ev.data.message.attachments.map(attachment => {
      messageReceiver
        .handleAttachment(attachment)
        .then(attachmentPointer => {
	  // if there are attachments, save them to the current directory.
          Signal.AttachmentHelper.saveFile(attachmentPointer, "./").then(
            fileName => {
              console.log("Wrote file to: ", fileName);
            }
          );
        });
    });
    if (ev.data.message.group) {
      console.log(ev.data.message.group);
      console.log(
        "Received message in group " +
          ev.data.message.group.id +
          ": " +
          ev.data.message.body
      );
    } else {
      console.log("Received message: ", ev.data.message.body);
    }
    ev.confirm();
  });
});

For more events you can listen for, see client.js in the examples directory.

Implementing your own storage backend

So how do you store keys and other information in your application's database? Well, you can implement your own storage backend. Just create an object that implements the following methods. The storage backend stores arbitrary JSON objects that each have an 'id' property that holds a string. They're split into different types of data (identity keys, sessions, pre-keys, signed pre-keys, unprocessed messages, and configuration) so that these can easily be split into, for example, different database tables.

class myStorageBackend {
  async getAllIdentityKeys() {}
  async createOrUpdateIdentityKey(data) {}
  async removeIdentityKeyById(id) {}

  async getAllSessions() {}
  async createOrUpdateSession(data) {}
  async removeSessionById(id) {}
  async removeSessionsByNumber(number) {}
  async removeAllSessions() {}

  async getAllPreKeys() {}
  async createOrUpdatePreKey(data) {}
  async removePreKeyById(id) {}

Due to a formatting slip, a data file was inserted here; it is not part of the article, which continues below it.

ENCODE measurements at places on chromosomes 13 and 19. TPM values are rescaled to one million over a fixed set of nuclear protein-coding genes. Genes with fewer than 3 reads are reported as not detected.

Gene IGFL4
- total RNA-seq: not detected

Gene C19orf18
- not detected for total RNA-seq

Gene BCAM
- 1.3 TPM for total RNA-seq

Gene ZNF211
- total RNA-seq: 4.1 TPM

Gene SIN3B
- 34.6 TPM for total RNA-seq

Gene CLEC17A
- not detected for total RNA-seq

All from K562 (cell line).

async removeAllPreKeys() {}

  async getAllSignedPreKeys() {}
  async createOrUpdateSignedPreKey(data) {}
  async removeSignedPreKeyById(id) {}
  async removeAllSignedPreKeys() {}

  async getAllUnprocessed() {}
  async getUnprocessedCount() {} // returns the number of unprocessed messages
  async getUnprocessedById(id) {}
  async saveUnprocessed(data) {}
  async updateUnprocessedAttempts(id, attempts) {} // updates the 'attempts' property of the unprocessed message
  async updateUnprocessedWithData(id, data) {}
  async removeUnprocessed(id) {}
  async removeAllUnprocessed() {}

  async getAllConfiguration() {}
  async createOrUpdateConfiguration(data) {}
  async removeConfigurationById(id) {}
  async removeAllConfiguration() {}

  async removeAll() {} // clears all storage
}

For more details, an example that uses node-localstorage can be found in the examples directory, and an example that just stores the keys in-memory can be found in the tests directory.

Todo

  • Additional documentation.
  • Simplify ProtocolStore API.
  • Cleanup frontend API.
  • Update wire-protocol dependency.
  • Additional unit test coverage.
  • Webpack integration for browser support.

License

GPLv3

Libsignal-service-javascript is a free software project licensed under the GNU General Public License v3.0 (GPLv3) by Throneless Tech.

It is derived in part from Signal-Desktop which is Copyright (c) 2014-2018 Open Whisper Systems, also under the GPLv3.

You can’t perform that action at this time.